or reggae, they're rapping and reggaeing about Indigenous issues, with
To publicise and promote the 1998 concert, specific media avenues were targeted including mainstream and alternative music media, all street papers, performance art print media and the general radio, television and print media. Survival provides an opportunity to performers to gain exposure in the mainstream media present in Sydney and access to international tourism networks. For example, NIAAA facilitated the Central Australian Aboriginal Media Association's (CAAMA) filming of segments of Survival '98 for inclusion in their "Corroboree Rock" special that was broadcast in Central Australia and nationally over the Tanami network. Promotion of the special was to include all communities, tourist destinations and incoming international flights.
NIAAA is committed to ensuring that the Survival concert provides the Indigenous music industry with opportunities for audience development. This commitment is evident in the balance of artists chosen to participate in the concert including emerging talent and select established artists providing increased opportunities for media coverage and subsequently, developed audience awareness.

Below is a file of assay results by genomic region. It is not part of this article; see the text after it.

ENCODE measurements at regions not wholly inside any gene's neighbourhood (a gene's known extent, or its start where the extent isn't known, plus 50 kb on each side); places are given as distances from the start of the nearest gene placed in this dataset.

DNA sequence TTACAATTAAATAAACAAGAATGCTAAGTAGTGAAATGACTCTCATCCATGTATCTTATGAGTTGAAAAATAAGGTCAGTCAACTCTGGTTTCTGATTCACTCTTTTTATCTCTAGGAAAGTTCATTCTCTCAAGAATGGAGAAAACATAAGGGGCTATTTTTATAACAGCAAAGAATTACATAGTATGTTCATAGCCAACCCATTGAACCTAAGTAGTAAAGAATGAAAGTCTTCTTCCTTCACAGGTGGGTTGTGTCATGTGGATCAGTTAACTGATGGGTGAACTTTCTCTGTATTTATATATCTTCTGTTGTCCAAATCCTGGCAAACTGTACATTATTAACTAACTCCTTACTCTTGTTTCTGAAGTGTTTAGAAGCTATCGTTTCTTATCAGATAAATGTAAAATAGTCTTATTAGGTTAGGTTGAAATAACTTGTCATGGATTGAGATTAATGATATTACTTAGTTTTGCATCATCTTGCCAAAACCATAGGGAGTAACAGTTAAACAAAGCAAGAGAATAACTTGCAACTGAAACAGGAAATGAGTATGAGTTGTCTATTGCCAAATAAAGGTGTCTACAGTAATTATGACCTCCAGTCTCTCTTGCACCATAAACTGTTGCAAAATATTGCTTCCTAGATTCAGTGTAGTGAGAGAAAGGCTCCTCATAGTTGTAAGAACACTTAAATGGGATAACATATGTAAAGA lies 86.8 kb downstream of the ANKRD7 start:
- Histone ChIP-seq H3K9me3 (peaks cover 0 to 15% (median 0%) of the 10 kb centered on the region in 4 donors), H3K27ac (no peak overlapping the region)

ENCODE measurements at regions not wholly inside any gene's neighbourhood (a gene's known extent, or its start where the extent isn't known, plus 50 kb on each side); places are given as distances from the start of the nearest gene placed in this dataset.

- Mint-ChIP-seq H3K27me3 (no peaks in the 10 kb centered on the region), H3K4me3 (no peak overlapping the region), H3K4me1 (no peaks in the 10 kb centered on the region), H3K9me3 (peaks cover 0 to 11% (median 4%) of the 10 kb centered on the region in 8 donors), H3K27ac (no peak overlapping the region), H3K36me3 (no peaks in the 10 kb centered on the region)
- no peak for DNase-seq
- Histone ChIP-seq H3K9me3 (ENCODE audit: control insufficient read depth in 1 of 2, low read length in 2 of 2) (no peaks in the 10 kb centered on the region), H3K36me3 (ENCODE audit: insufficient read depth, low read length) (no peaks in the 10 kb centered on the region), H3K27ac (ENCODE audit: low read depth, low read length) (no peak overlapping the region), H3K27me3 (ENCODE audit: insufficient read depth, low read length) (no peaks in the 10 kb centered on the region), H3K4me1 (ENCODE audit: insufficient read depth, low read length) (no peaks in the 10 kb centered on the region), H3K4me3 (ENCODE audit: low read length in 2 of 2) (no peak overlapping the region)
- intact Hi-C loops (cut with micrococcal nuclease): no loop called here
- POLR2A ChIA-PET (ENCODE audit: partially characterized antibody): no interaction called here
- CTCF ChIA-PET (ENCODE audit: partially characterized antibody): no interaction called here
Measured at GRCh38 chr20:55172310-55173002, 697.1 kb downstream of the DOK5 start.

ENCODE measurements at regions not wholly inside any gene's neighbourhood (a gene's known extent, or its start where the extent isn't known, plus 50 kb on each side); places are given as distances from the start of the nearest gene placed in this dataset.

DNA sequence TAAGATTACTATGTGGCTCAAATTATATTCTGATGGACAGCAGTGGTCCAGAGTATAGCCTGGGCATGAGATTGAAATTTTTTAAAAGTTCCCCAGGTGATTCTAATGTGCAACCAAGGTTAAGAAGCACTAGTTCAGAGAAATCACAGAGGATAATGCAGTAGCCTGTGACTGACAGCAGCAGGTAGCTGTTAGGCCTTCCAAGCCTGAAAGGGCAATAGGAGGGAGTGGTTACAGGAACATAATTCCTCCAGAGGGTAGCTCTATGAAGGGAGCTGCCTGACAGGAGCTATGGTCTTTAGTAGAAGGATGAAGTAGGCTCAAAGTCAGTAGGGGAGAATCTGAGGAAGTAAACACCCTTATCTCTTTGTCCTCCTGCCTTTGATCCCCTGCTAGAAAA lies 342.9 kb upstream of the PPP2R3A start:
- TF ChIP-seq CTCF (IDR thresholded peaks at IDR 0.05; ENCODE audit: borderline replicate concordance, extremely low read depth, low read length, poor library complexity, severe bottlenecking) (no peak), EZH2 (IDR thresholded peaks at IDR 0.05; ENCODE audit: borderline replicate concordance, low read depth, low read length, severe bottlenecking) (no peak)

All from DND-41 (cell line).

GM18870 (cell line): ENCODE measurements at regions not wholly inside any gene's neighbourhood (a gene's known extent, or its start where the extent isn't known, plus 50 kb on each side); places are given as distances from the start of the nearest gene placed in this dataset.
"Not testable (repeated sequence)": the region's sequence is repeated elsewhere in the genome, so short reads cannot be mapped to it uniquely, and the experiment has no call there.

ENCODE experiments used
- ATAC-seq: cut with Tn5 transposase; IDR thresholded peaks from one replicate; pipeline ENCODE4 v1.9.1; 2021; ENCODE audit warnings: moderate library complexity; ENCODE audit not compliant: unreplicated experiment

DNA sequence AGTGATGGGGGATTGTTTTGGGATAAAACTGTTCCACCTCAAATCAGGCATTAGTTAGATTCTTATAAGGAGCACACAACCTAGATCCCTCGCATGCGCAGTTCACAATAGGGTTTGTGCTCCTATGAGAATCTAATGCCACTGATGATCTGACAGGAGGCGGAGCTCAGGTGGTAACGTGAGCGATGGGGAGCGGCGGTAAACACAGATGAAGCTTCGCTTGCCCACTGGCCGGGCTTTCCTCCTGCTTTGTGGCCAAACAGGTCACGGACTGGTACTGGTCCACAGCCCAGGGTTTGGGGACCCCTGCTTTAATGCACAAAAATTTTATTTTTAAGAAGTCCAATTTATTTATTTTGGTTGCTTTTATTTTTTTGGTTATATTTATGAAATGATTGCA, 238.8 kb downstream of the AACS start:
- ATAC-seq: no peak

NIAAA realises the potential and importance of the Survival concert and is committed to ensuring its future as a major Aboriginal and Torres Strait Islander cultural event. To this end, NIAAA will capitalise on the newly established level of professionalism observed with the 1998 concert. This strategic change will assist the Association and Survival team to more adequately tailor the event to its expanding audiences and enormously talented Indigenous musicians and performers.
The NIAAA's 1999-2001 strategic plan will incorporate Survival concerts up to the year of the Federation Centenary.